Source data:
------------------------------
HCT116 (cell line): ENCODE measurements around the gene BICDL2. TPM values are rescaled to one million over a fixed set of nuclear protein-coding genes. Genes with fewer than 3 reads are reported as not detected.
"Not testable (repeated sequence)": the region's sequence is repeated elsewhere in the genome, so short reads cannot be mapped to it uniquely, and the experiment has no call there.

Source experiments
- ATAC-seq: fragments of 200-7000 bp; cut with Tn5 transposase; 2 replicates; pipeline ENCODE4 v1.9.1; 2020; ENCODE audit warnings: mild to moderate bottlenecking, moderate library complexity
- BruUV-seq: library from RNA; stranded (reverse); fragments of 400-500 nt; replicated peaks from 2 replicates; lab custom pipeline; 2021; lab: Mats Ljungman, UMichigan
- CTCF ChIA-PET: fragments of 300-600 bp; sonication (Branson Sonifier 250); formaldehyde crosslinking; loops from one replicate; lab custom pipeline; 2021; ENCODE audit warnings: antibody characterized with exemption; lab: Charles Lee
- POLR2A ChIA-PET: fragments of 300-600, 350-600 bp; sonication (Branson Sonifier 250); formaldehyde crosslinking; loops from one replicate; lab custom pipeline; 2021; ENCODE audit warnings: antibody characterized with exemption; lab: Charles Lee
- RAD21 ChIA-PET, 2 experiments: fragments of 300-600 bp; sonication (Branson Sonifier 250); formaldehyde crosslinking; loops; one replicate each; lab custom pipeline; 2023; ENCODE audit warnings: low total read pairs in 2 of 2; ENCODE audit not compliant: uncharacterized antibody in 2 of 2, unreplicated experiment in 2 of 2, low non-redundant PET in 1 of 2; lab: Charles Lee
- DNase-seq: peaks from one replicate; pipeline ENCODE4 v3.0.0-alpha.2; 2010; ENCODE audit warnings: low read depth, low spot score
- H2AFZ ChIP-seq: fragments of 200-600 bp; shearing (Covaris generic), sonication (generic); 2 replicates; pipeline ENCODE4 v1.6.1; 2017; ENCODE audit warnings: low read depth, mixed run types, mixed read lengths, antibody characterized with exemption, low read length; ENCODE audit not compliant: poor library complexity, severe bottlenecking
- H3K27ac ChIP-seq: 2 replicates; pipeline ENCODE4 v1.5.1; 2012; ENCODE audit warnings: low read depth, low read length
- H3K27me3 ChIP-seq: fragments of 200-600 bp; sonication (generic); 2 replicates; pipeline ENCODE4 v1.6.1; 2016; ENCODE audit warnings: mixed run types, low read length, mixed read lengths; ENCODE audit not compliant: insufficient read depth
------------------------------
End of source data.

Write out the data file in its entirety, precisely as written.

HCT116 (cell line): ENCODE measurements around the gene BICDL2. TPM values are rescaled to one million over a fixed set of nuclear protein-coding genes. Genes with fewer than 3 reads are reported as not detected.
"Not testable (repeated sequence)": the region's sequence is repeated elsewhere in the genome, so short reads cannot be mapped to it uniquely, and the experiment has no call there.

Source experiments
- ATAC-seq: fragments of 200-7000 bp; cut with Tn5 transposase; 2 replicates; pipeline ENCODE4 v1.9.1; 2020; ENCODE audit warnings: mild to moderate bottlenecking, moderate library complexity
- BruUV-seq: library from RNA; stranded (reverse); fragments of 400-500 nt; replicated peaks from 2 replicates; lab custom pipeline; 2021; lab: Mats Ljungman, UMichigan
- CTCF ChIA-PET: fragments of 300-600 bp; sonication (Branson Sonifier 250); formaldehyde crosslinking; loops from one replicate; lab custom pipeline; 2021; ENCODE audit warnings: antibody characterized with exemption; lab: Charles Lee
- POLR2A ChIA-PET: fragments of 300-600, 350-600 bp; sonication (Branson Sonifier 250); formaldehyde crosslinking; loops from one replicate; lab custom pipeline; 2021; ENCODE audit warnings: antibody characterized with exemption; lab: Charles Lee
- RAD21 ChIA-PET, 2 experiments: fragments of 300-600 bp; sonication (Branson Sonifier 250); formaldehyde crosslinking; loops; one replicate each; lab custom pipeline; 2023; ENCODE audit warnings: low total read pairs in 2 of 2; ENCODE audit not compliant: uncharacterized antibody in 2 of 2, unreplicated experiment in 2 of 2, low non-redundant PET in 1 of 2; lab: Charles Lee
- DNase-seq: peaks from one replicate; pipeline ENCODE4 v3.0.0-alpha.2; 2010; ENCODE audit warnings: low read depth, low spot score
- H2AFZ ChIP-seq: fragments of 200-600 bp; shearing (Covaris generic), sonication (generic); 2 replicates; pipeline ENCODE4 v1.6.1; 2017; ENCODE audit warnings: low read depth, mixed run types, mixed read lengths, antibody characterized with exemption, low read length; ENCODE audit not compliant: poor library complexity, severe bottlenecking
- H3K27ac ChIP-seq: 2 replicates; pipeline ENCODE4 v1.5.1; 2012; ENCODE audit warnings: low read depth, low read length
- H3K27me3 ChIP-seq: fragments of 200-600 bp; sonication (generic); 2 replicates; pipeline ENCODE4 v1.6.1; 2016; ENCODE audit warnings: mixed run types, low read length, mixed read lengths; ENCODE audit not compliant: insufficient read depth